WATCH BOTH CHAMBERS…. In general, it seems most of the talk about the fate of health care reform focuses on the Senate. To be sure, that makes some sense — in light of Republicans’ refusal to allow the Senate to vote, up or down, on key bills, it’s the chamber that seems more likely to kill legislation.
With reconciliation now on the front-burner, the question becomes whether enough Senate Democrats can stick together and secure a majority.
But let’s not forget that the House, which would be required to approve the Senate bill and a legislative fix, is facing a heavy-lift, too. The assumption that the House will be far less of a problem for reform proponents may prove to be wrong.
House Speaker Nancy Pelosi, D-Calif., has signaled to the White House that it’s unclear if there are enough votes in the House to pass the Senate bill.
The House version passed in November by a vote of 220-215, but since then three “yea” votes have vanished: Rep. Robert Wexler, D-Florida, retired; Rep. John Murtha, D-Penn., passed away; and Rep. Anh “Joseph” Cao, R-Louisiana, has signaled he will not vote for the final bill.
That puts Pelosi in a starting-off point of 217 votes which is a majority of the current 433-member House of Representatives, but is also a tough starting line…. Pelosi believes passing the bill is “possibly doable,” the senior White House official said. “But she may ultimately decide the math is impossible.”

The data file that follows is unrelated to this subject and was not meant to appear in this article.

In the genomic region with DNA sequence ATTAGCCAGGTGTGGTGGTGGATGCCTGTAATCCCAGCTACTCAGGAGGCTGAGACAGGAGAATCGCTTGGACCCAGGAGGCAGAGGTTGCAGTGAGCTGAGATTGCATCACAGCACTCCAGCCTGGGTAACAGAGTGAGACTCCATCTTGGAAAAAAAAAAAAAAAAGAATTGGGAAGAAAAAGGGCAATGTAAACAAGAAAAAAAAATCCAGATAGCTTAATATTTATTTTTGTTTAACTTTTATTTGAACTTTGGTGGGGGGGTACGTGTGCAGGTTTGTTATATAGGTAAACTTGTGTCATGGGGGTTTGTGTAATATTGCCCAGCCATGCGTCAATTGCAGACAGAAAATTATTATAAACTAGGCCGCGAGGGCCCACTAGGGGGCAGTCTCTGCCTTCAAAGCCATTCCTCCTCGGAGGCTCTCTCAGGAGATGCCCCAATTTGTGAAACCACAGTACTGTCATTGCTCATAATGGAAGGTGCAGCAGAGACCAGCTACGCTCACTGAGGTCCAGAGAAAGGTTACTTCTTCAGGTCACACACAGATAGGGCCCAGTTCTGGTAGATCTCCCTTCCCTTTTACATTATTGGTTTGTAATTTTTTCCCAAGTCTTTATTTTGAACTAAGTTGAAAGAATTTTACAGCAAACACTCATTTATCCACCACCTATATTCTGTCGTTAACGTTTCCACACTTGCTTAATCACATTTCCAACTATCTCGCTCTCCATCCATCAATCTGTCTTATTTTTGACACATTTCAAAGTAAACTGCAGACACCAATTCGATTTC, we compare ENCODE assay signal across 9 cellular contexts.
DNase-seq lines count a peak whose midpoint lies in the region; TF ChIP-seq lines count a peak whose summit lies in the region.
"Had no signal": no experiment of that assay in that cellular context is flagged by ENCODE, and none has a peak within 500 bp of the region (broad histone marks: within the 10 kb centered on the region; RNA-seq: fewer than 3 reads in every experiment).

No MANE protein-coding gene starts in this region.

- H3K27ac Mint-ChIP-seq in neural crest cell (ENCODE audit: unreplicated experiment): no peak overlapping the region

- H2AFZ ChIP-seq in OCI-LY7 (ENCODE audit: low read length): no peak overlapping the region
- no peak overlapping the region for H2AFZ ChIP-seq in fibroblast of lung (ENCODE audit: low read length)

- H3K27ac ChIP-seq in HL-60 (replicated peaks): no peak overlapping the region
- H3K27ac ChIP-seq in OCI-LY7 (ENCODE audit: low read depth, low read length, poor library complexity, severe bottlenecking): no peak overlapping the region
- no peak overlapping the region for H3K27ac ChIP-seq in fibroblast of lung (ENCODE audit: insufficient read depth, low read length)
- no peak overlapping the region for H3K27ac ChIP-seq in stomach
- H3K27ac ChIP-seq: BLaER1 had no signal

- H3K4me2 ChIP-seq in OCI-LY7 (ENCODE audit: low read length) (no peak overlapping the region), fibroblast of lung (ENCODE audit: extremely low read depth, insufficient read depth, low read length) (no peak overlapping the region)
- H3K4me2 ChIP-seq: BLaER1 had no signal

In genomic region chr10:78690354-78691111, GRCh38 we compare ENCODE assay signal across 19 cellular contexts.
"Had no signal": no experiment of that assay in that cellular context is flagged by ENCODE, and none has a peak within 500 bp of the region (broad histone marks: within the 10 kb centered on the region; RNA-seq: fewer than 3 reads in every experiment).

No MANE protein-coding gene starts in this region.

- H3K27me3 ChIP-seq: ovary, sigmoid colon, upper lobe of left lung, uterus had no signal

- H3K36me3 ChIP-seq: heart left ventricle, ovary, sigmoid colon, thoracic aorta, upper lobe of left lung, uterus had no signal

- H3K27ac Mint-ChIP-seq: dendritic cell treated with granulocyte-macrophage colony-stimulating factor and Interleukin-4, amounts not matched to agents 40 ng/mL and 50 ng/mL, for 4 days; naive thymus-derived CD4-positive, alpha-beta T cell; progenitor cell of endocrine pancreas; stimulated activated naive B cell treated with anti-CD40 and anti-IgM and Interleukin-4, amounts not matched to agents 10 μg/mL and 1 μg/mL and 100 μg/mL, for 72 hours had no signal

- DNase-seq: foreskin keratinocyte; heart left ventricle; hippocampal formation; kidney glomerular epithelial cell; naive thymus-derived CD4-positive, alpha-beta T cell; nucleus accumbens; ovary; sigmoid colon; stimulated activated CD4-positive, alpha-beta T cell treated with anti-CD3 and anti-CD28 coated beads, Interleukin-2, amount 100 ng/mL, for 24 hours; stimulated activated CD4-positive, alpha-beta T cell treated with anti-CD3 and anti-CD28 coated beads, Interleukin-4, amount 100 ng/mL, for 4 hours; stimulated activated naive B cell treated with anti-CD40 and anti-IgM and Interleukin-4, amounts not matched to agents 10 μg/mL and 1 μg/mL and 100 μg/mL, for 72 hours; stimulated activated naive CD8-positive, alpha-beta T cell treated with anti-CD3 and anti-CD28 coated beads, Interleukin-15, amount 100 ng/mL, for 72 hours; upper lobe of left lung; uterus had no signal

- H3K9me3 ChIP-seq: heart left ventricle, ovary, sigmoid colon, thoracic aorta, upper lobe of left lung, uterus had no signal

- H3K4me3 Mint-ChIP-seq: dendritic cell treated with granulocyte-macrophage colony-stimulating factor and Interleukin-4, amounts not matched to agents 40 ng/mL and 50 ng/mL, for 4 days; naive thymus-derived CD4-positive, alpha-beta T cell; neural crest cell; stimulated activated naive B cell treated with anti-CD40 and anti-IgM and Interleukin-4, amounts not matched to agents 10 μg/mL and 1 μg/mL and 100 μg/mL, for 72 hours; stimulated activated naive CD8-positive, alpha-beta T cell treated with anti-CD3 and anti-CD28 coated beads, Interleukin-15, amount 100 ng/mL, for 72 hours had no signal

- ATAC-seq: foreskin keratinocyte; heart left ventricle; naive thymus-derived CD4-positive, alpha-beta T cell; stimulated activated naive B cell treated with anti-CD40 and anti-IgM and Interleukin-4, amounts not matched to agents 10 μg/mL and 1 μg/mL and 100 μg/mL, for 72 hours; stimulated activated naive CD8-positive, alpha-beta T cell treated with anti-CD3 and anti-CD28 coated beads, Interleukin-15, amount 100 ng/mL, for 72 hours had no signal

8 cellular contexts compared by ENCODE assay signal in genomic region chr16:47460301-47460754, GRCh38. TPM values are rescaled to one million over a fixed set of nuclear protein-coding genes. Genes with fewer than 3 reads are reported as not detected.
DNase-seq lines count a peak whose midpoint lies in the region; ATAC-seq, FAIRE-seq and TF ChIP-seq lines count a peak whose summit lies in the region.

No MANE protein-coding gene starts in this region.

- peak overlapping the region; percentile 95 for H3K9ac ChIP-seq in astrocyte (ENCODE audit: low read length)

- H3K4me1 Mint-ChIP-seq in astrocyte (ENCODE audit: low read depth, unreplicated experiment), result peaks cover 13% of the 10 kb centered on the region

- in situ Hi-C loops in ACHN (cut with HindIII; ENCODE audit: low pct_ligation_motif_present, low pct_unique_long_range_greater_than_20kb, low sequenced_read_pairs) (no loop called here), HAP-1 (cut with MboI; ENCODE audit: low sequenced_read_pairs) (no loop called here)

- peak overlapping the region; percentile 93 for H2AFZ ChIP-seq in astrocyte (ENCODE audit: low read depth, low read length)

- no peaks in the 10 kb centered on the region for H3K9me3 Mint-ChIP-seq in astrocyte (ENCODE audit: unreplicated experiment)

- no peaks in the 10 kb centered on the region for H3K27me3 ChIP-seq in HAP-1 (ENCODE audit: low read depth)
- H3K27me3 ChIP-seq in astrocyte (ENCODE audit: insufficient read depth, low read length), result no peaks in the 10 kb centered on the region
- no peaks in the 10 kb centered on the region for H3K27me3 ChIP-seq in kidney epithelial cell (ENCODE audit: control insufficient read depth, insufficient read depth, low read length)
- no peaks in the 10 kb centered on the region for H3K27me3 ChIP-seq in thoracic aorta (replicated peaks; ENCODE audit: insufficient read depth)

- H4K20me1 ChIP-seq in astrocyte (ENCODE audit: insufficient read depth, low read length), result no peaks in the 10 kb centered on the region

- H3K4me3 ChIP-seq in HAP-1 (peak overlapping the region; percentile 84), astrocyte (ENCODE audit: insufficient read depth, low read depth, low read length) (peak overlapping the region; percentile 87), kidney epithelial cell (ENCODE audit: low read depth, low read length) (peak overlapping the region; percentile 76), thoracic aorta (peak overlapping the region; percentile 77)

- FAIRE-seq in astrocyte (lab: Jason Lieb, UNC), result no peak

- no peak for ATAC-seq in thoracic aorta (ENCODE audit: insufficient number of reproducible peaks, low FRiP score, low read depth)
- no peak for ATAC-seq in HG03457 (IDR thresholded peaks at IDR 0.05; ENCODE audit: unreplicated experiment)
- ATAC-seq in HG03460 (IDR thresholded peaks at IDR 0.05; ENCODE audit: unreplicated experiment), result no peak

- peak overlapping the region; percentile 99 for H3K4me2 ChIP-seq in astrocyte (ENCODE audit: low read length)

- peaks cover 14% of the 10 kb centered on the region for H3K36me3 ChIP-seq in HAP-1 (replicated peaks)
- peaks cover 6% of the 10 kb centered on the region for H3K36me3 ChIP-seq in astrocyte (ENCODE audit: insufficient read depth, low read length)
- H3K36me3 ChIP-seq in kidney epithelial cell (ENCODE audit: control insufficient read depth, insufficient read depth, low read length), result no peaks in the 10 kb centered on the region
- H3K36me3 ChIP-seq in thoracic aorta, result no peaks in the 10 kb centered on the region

There are 255 House Dems, but among them are plenty of opponents of their party’s reform efforts. There are Blue Dogs, who may or may not be more inclined to vote for a more moderate bill along the lines of the Senate plan, and there are liberals like Dennis Kucinich (D-Ohio) who’ve said they’ll oppose Democratic plans that fall short of single-payer.
Moving forward, then, reform advocates will have plenty of phone calls to make — to both chambers — and the burden will be on President Obama and congressional leaders to pressure rank-and-file members to get this done. The pitch to Democratic members is probably pretty obvious — I seem to recall a certain strategy memo a blogger wrote last month — but antsy lawmakers, some of whom foolishly think failure is less scary than success, may need some reminders.
The alternative is the death of health care reform for another generation.